My sense, as I noted above, is that while the July 22 group can stop certain developments it doesn't like, assembling a platform for positive action is more problematic. What might be interesting is if they could unite behind an alternative formula/law for distributing oil revenues. (Have they tried to do this? It's possible they have, and I've missed it.)

10:49 AM  
Blogger badger said...

What you are saying, Swopa, is that where there are possible explanations based on self-interest, and others based on national policy considerations, you think that in Iraq the self-interested explanation is always the overriding one. The July 22 group wants elections for self-interest; the oil law is blocked primarily on Kurdish self-interest; a withdrawal schedule is demanded primarily because others are already demanding it. Your schtick is to reduce Iraqi political issues to matters of overriding own-group or sectarian self-interest, even where there is clearly an interest in the national good, with you as the judicious expert always coming down on the side of sectarianism--helped along by your signature "division of the spoils..ahem I mean resources" sense of rhetorical effect. Even the July 22 group's explicit anti-sectarianism is something you explain as a form of small-group self-interest because "it has left them on the outs". This is clearly circular, and a mugs game. I wouldn't want to foreclose any comments, but on the other hand I wouldn't want anyone to think they need to spend a lot of time trying to come up with something you "find compelling". When and if there are positive legislative proposals, probably we will hear about them.

2:05 PM  
Anonymous Anonymous said...

My sense is that the oil distribution issue is one of those files whose importance and supposedly problematic character is grossly overblown in the Western media. If you bring it up with Iraqis they will roll their eyes and tell you that this is only a problem as far as Americans are concerned. The reason is that most Iraqis (and this includes even many Kurds and Basrawis) are pretty happy with a distribution formula in which demography alone decides which governorate gets what, i.e. a strictly per capita distribution with no special quotes based on ethnicity or sect. The notion of an explicit “Sunni share” for example (as per many US “plans for Iraq”) would certainly horrify Iraqis who are much too proud in their nationalism to accept this kind of language (they consider it retrograde just like racism).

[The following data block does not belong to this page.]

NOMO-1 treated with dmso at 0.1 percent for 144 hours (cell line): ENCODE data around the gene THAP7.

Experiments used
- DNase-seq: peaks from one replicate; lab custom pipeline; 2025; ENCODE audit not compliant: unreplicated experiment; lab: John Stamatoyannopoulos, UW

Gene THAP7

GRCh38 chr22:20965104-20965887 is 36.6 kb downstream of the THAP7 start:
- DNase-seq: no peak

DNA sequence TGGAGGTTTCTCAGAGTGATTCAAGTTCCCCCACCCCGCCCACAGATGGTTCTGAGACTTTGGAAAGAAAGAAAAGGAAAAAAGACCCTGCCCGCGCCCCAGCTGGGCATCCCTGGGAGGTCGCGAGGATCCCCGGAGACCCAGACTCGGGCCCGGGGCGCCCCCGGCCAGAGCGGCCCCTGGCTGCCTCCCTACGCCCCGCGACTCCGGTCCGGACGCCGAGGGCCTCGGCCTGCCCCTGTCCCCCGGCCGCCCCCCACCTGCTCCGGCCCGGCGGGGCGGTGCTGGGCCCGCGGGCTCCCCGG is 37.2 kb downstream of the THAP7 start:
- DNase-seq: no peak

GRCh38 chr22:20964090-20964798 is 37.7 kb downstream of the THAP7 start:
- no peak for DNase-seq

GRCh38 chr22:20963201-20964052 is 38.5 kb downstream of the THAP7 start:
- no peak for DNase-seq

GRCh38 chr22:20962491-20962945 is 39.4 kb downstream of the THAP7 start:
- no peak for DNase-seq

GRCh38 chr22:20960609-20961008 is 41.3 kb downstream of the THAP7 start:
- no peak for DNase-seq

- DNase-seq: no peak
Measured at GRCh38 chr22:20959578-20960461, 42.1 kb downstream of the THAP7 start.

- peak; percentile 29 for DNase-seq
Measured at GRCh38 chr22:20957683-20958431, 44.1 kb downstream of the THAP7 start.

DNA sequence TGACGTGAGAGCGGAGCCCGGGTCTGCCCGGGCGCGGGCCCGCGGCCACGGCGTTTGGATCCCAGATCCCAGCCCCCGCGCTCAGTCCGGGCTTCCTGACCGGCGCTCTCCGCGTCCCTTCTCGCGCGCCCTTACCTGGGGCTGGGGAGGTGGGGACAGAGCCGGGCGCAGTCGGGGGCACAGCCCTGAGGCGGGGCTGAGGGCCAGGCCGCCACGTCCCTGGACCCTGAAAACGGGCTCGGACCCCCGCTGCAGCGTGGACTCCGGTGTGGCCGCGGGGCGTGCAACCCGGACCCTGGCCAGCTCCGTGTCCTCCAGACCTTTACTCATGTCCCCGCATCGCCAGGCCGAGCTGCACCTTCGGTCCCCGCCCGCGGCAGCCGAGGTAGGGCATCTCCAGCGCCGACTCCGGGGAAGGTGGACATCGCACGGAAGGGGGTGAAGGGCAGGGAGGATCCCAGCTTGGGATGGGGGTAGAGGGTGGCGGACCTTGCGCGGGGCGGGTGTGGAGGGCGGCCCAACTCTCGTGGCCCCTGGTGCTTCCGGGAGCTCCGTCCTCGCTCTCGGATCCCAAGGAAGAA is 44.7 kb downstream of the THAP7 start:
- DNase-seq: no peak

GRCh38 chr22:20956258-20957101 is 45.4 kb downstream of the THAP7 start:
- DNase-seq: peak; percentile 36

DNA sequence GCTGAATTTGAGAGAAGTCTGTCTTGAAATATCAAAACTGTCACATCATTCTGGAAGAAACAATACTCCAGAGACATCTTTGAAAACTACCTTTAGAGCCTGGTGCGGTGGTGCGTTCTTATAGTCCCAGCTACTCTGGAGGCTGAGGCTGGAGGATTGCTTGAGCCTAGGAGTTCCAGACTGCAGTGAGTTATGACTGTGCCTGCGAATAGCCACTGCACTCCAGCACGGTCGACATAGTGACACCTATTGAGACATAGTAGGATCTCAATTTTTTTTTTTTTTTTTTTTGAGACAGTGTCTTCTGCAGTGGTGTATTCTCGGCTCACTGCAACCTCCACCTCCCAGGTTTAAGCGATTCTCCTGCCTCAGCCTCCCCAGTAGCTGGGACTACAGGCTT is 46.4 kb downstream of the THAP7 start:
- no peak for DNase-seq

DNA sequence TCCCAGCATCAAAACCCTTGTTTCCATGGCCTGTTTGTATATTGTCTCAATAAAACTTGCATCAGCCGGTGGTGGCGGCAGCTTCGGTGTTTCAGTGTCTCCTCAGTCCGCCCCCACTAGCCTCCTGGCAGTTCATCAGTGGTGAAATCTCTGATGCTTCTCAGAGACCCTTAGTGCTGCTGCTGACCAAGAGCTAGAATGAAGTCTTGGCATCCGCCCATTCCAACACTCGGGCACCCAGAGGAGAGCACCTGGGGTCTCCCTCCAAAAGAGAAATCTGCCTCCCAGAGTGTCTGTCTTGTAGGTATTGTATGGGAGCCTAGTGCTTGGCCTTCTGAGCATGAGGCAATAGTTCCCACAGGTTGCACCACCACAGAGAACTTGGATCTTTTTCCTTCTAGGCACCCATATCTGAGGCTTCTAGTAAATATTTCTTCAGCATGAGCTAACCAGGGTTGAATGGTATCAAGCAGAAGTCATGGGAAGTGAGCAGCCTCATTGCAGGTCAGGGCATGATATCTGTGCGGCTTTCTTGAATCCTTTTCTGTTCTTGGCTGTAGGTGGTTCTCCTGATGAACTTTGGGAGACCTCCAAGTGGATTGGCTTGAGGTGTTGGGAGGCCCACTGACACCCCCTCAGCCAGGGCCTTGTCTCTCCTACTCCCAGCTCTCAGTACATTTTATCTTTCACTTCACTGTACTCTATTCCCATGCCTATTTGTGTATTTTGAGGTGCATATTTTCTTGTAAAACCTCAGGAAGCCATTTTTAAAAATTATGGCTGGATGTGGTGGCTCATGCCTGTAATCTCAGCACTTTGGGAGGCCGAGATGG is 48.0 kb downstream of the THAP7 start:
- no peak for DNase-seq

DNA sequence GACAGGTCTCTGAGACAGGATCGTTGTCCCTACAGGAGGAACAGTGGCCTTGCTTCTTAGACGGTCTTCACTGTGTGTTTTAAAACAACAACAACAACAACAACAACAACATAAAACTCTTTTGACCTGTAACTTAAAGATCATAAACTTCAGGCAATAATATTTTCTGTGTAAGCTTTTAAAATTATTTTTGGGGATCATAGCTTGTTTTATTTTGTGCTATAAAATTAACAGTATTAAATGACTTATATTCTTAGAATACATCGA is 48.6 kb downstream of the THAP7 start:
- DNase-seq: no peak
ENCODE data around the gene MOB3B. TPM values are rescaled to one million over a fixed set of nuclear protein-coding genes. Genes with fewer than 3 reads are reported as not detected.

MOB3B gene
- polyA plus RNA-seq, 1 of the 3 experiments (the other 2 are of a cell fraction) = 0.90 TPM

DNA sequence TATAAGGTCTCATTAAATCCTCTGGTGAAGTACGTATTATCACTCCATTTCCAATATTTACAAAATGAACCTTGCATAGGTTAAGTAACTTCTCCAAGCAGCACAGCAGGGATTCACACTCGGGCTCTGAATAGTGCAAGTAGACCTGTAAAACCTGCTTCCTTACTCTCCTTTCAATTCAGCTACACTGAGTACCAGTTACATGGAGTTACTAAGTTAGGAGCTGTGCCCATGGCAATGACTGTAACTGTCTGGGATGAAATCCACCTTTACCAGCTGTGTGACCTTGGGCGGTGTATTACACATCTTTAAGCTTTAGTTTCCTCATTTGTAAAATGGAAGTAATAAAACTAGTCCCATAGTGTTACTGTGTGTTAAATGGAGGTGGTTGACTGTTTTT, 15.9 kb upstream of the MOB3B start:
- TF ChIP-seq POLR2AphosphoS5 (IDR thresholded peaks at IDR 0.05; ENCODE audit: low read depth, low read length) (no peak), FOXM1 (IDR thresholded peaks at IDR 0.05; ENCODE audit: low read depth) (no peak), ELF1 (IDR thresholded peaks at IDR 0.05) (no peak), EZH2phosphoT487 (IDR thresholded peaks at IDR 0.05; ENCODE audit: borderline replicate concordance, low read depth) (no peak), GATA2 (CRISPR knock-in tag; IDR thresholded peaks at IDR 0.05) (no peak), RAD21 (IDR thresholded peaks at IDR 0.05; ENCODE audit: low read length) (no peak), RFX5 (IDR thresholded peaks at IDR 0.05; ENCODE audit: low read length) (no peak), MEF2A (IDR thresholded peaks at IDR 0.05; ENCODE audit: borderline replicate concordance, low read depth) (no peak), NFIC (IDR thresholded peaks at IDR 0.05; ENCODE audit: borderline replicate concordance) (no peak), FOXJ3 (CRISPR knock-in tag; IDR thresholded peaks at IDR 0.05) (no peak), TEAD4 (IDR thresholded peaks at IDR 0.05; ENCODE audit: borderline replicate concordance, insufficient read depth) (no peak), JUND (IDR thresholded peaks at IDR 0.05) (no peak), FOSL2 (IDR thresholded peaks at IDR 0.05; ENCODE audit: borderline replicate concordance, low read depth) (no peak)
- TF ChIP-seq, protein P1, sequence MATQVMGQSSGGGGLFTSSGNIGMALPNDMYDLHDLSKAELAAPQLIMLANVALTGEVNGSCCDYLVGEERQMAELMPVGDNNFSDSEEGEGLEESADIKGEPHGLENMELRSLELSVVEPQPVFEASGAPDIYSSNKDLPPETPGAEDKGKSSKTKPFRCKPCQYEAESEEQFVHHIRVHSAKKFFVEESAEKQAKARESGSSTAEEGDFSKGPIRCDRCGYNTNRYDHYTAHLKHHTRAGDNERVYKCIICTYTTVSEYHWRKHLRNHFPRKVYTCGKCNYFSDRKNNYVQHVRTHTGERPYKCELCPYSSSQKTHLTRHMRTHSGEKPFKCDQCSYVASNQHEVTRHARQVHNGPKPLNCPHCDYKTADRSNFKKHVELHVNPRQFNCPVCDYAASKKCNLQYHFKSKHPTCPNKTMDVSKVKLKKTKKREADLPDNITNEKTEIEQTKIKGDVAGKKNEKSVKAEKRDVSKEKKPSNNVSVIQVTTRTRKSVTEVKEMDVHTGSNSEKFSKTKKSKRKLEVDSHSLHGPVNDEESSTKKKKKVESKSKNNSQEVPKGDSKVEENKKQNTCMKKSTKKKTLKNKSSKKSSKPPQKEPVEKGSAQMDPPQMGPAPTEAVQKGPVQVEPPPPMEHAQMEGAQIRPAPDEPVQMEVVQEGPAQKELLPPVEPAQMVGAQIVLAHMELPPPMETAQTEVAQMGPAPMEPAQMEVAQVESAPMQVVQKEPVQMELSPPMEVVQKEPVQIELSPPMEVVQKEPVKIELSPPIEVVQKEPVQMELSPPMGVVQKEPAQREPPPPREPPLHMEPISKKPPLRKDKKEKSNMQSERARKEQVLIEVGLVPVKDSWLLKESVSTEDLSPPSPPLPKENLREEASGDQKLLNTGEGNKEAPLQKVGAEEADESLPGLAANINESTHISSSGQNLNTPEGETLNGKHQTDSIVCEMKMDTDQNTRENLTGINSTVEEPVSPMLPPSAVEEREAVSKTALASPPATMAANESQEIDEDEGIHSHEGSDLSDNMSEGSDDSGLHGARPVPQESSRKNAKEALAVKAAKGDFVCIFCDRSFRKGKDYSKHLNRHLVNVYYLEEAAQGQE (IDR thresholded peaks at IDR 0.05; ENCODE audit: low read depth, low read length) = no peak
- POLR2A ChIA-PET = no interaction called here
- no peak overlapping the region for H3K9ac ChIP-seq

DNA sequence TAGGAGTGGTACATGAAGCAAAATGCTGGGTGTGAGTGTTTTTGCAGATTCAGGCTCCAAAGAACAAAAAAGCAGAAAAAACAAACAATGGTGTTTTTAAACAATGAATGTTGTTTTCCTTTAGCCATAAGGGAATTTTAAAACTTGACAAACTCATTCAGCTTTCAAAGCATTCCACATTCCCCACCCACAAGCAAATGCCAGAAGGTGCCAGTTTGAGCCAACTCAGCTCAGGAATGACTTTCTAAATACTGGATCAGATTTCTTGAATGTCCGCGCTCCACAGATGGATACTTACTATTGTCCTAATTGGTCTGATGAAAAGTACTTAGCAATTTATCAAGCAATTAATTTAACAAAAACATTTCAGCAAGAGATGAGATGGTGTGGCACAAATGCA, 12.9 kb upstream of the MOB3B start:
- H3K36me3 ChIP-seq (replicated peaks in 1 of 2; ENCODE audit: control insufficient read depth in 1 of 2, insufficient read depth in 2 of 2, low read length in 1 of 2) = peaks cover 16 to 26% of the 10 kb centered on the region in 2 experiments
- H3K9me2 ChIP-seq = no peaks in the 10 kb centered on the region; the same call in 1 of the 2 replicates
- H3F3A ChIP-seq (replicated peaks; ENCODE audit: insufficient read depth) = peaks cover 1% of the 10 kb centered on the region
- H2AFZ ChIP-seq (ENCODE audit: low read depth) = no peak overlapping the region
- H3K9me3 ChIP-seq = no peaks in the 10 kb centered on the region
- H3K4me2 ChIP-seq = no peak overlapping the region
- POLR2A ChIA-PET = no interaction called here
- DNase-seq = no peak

Beyond the nationalism factor, I think the reason this works well and is reasonably uncontroversial in Iraq is the actual geographical distribution of oil – i.e. in this case nationalism and “rational choice” self interest seem to pull in the same direction. The Western media image of an oil-rich Kurdistan and “Shiite areas” flowing with oil is simply misleading; most of the oil reserves – probably like 60 to 70 percent – is in a single governorate, Basra, with another 10 to 15% or so in the two adjacent governorates. Kirkuk has maybe 15% and cannot last forever; Najaf has no more oil than Anbar (and probably less). In other words, also from a rational choice perspective, with a 50-year horizon for example, the vast majority of Iraqi governorates probably stand to gain from a demography-based sharing formula that will give them proportional quotas of the revenue that accrues from the Basra fields. It is probably no accident that the only real popular interest in federalism in the Shiite areas has emerged precisely in the three far southern governorates in the shape of non-sectarian small-scale regionalism, but even here regionalism has yet to establish itself as the dominant trend - another indication that we cannot reduce this to economics alone and exclude ideology and nationalism.